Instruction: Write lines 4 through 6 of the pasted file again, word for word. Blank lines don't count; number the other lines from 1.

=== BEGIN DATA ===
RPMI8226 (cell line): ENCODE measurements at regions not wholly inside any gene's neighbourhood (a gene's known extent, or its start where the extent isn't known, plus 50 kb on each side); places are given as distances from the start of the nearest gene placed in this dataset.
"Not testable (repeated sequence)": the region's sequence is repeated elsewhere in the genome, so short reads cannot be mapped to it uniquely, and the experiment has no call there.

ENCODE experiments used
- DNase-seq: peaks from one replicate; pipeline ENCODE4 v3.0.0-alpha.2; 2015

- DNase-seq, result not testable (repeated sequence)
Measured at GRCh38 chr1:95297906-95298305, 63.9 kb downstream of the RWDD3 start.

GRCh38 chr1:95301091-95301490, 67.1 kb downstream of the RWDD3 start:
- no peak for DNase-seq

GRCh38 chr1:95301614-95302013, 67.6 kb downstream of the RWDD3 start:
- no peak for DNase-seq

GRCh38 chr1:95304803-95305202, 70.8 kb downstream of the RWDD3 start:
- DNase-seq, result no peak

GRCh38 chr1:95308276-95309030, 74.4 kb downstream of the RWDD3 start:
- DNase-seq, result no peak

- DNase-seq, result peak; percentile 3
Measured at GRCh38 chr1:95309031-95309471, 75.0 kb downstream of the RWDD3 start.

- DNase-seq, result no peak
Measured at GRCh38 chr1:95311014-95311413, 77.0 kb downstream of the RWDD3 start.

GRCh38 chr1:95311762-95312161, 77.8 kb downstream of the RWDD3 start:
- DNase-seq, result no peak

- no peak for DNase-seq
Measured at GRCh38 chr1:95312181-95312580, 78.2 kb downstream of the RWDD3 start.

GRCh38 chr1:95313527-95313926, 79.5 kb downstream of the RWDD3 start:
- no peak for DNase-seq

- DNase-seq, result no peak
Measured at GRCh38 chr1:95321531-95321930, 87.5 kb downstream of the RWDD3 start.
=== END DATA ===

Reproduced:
- DNase-seq: peaks from one replicate; pipeline ENCODE4 v3.0.0-alpha.2; 2015

- DNase-seq, result not testable (repeated sequence)
Measured at GRCh38 chr1:95297906-95298305, 63.9 kb downstream of the RWDD3 start.